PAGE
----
STEM for All (2016-2017)


This project is motivated by the continued under-representation of women and minority students in science, technology, engineering and math (STEM) majors. Even among women and minority students who do enter college intending to major in STEM, there is a relatively high attrition rate after introductory courses. The way in which introductory STEM courses are taught has been identified as one contributing factor to the low retention rates of women and minority students. In particular, introductory STEM courses are viewed by many students as being alienating, competitive and focused on weeding out; personal connections are lacking. Despite this finding from almost twenty years ago, introductory STEM courses continue to be taught mainly through lectures, which tend to prevent personal connections in the classroom. At the same time, a student’s self-efficacy—the feeling that one can succeed in a task or major—is found to play an important role in the retention of under-represented groups. Preliminary findings suggest that the use of active-learning techniques in the classroom can foster students’ self-efficacy.

Project Description

This project team will expand on research conducted by the Bass Connections STEM for All team in 2015-2016 by 1) analyzing the data collected in the first phase of the study; 2) considering specific types of active learning to figure out which are most effective; and 3) further developing theories regarding how race and ethnicity relate to active learning and self-efficacy. Overall, the goal of the project is to determine best practices for introductory STEM courses to increase retention of women and minorities through increasing the self-efficacy of these historically marginalized groups in STEM.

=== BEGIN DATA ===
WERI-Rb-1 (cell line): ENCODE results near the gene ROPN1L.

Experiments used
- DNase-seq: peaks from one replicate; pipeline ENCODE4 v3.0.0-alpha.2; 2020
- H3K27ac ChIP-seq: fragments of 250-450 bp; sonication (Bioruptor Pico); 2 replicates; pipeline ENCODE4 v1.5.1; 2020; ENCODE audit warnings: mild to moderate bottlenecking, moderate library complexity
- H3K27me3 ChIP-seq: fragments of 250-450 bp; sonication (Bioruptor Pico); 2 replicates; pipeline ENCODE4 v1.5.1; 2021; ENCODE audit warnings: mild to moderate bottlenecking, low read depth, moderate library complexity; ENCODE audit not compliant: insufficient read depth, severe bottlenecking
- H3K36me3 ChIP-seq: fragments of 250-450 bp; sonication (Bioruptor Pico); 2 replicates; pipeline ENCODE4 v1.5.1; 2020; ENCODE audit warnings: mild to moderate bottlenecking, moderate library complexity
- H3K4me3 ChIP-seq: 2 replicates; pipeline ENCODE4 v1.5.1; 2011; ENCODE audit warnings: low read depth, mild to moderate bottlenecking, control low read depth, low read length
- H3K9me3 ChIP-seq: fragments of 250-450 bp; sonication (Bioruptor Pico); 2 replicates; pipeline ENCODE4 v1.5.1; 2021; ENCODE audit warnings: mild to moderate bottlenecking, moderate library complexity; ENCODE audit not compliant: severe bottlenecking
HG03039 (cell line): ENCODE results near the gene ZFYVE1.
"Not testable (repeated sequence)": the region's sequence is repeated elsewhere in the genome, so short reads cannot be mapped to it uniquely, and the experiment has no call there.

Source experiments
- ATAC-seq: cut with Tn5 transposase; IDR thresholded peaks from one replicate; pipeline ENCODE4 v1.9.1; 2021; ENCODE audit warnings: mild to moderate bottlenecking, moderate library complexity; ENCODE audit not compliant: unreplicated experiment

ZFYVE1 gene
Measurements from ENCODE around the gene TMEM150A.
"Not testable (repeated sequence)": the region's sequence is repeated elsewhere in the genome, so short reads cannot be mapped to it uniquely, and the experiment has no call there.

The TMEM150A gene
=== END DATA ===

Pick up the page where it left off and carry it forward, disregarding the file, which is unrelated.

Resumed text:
Team members will begin with preparatory work over the summer of 2016, then participate in workshops in the fall to learn or review quantitative and qualitative research methods. They will analyze data from the previous project, participate in workshops to learn more about critical race theory; develop theories in more detail regarding impacts of race and ethnicity in relation to active learning and self-efficacy; re-examine data with an emphasis on exploring the roles of race and ethnicity; and generate a preliminary report of the results concerning active learning in general and in relation to gender, race and ethnicity. In the spring team members will prepare additional experiments to determine which specific types of active learning have largest effects on self-efficacy; conduct experiments; analyze data from new experiments; and produce a final report on results and recommendations for best practices.

Anticipated Outcomes

The team will produce a report that outlines best practices for introductory STEM courses to improve retention of women and minorities.


Summer 2016 – Spring 2017


Independent study credit available for fall and spring semesters; summer stipend

See earlier related team, STEM for All (2015-2016).

Faculty/Staff Team Members

Mine Cetinkaya-Rundel, Trinity - Statistical Science*
Genna Miller, Trinity - Economics*

Graduate Team Members

Aarthi Sridhar, Pratt - Civil and Environmental Engineering

Undergraduate Team Members

Brigid Burroughs, Psychology (AB)
Young Hoo (Andy) Cho, Mathematics (AB), French Studies (AB2)
Amanda Levenberg, Statistical Science (BS)
Jennifer Ling
Katharyn Loweth, Int Comparative Studies (AB)

* denotes team leader